Don’t Overlook Lake Erie’s Western Basin After Mid-Summer Walleye Migration

By on August 14, 2015
Travis Hartman of the FishSens Pro Staff with a fall walleye pulled from Lake Erie on a crankbait (Credit: Travis Hartman)

Lake Erie’s western basin has earned its title of the “Walleye Capital of the World.” Spring, fall and winter turn the waters from Toledo to Huron into a trophy walleye playground for dedicated anglers from all over the Midwest and even farther, but what happens when Erie’s largest migratory walleye leave the warming waters of the western basin for cooler habitat in eastern Lake Erie and go even as far north as Lake Huron?

For some anglers, the hottest months are the time to start fishing for yellow perch, smallmouth bass or largemouth bass, or even to take some time to work on their boat or equipment in preparation for the return of the large walleye in September or October. What’s left for the rest of us is a much-less crowded western basin with plenty of walleye action that can heat up as much as the mid-summer temperatures do.

After the mayfly hatch ends in early July and water temperatures start climbing above 75 degrees, the younger, somewhat smaller walleye that are left in the western basin do something much different than their larger and older migratory relatives. Unlike the big fish that are seeking colder and deeper waters that are full of rainbow smelt, the younger walleye that choose to stay in the western basin move nearshore into shallower water and pursue schools of gizzard shad and emerald shiners.

While there are many potential locations to find and catch summer walleye in Erie’s western basin, the most common area is generally from just off the Davis Besse nuclear cooling tower and westward to the Toledo water intake, while heading as far north as West Sister Island. There are times that longer offshore runs can be made to the turnaround buoy of the Toledo shipping channel or farther north near Canadian waters just south of Middle Sister Island, but the best bite is often within a few miles of popular launching locations such as Turtle Creek, Ward’s Canal or Cooley Canal.

Ripshads and rippers are good crankbait options for mid-summer walleye. (Credit: Travis Hartman)

Ripshads and rippers are good crankbait options for mid-summer walleye. (Credit: Travis Hartman)

The key to locating the right fish is to use your electronics and cruise the nearshore waters until you find a good mix of schools of baitfish and scattered walleye “hooks” on your sonar. Many times, fish will be in 15 to 22 feet of water, but don’t be afraid to look even closer to shore. The waters just off of Crane Creek often hold the best bite of the summer.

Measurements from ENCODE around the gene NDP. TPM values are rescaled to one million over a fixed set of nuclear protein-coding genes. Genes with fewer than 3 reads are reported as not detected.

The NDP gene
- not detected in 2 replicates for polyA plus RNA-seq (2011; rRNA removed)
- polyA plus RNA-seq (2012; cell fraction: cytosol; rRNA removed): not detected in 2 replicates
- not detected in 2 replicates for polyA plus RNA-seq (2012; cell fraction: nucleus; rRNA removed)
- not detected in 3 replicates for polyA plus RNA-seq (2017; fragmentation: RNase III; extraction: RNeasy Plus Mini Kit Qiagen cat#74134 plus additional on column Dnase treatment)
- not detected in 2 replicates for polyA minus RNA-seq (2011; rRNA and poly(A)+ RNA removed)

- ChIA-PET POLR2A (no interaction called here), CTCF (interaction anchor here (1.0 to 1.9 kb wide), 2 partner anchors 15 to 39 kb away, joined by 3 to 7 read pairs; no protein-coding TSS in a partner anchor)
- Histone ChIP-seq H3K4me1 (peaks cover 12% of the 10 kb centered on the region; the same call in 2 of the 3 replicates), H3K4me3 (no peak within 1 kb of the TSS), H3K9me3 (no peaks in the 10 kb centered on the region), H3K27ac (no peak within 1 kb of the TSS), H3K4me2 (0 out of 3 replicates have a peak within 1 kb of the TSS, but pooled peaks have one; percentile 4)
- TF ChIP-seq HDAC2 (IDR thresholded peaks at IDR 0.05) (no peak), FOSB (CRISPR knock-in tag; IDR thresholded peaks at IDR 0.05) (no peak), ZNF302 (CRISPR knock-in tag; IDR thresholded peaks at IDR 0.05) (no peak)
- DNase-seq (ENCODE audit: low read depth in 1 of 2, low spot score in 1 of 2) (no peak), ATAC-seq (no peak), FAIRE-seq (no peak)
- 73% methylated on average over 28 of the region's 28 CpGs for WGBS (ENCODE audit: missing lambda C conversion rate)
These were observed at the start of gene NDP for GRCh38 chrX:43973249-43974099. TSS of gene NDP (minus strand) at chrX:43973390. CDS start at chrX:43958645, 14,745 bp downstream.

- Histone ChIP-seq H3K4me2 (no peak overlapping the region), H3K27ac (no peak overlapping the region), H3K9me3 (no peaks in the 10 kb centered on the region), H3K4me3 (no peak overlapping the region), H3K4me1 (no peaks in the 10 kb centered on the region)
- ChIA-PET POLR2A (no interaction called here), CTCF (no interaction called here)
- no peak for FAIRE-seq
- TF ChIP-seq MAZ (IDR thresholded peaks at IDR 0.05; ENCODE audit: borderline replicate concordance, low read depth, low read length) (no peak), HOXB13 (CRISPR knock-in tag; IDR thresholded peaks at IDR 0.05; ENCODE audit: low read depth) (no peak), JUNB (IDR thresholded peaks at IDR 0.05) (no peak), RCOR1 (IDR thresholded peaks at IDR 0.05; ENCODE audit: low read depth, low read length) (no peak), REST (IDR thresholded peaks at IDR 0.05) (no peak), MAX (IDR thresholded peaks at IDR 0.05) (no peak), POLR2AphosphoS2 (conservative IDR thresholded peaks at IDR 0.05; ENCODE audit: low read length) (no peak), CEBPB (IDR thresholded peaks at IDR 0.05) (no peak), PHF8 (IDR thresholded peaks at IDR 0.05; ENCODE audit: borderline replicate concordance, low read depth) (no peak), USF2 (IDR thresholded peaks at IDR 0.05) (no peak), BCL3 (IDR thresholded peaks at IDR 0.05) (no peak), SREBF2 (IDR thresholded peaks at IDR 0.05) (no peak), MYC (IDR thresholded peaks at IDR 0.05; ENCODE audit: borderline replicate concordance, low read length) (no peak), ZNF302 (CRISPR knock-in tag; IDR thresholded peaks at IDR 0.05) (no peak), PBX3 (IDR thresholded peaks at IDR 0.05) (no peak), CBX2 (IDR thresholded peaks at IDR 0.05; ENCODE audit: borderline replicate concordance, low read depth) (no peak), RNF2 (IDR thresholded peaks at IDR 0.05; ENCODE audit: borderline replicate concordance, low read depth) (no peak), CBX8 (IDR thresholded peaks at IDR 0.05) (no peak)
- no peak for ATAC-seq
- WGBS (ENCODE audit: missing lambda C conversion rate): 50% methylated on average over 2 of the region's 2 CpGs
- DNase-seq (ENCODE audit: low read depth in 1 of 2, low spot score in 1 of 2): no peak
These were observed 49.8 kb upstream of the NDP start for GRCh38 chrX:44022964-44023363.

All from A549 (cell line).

Because the water temperatures are high, the best way to trigger bites is to troll fast and cover water. My presentation of choice is small crankbaits such as Reef Runner ripshad 400s or deep little rippers trolled behind inline planer boards around 2 to 2.5 mph. Small shad or shiner-sized crankbaits are very effective and it seems like “matching the hatch,” so to speak, is critical this time of year. It certainly doesn’t mean that you should put your bigger crankbaits away as they will catch fish on some days, but smaller crankbaits are generally the best starting point.

Since most of the best bites are in less than 25 feet of water, you won’t need to struggle to get your baits really deep. I generally run my crankbaits behind the planer boards without any additional weight. The most common setups are anywhere from 50 to 110 feet of line between the planer board and the crankbait, which gets the ripshads and deep little rippers anywhere from 10 to 17 feet down in the water column.

Make sure you pay attention to the depth of the best walleye marks on your sonar and definitely adjust your crankbait depths relative to where you are marking fish and what lure running depths get your first few hits of the day. If you are trolling with 4 or 6 rods, you want to cover various depths and let the fish tell you where they are active in the water column.

Don’t get caught assuming that all the fish will be “small.” On Lake Erie, we are spoiled with opportunities to catch trophy fish if you are willing to follow the migratory schools, but occasional fish over 25 inches aren’t unheard of in the western basin during the summer. While most of the fish will range from 16 to 20 inches, it is common to hear of a few 7-pound-plus fish being caught mixed in with the smaller fish.

Let everyone else switch over to fishing for other species or trailer long distances to chase down more popular bites that everyone on the internet message boards are talking about. This is the time to grab your smaller crankbaits and go catch numbers of nearshore fish without many other boats in sight.

Top image: Travis Hartman with a walleye pulled from Lake Erie on a crankbait (Credit: Travis Hartman)

About Travis Hartman

FishSens pro Travis Hartman is a two-time WBSA Lake Erie Walleye Trail points champion and 2015 Cabela’s MWC World Walleye Championship qualifier. He has 21 top 10 finishes and is also a licensed charter captain.

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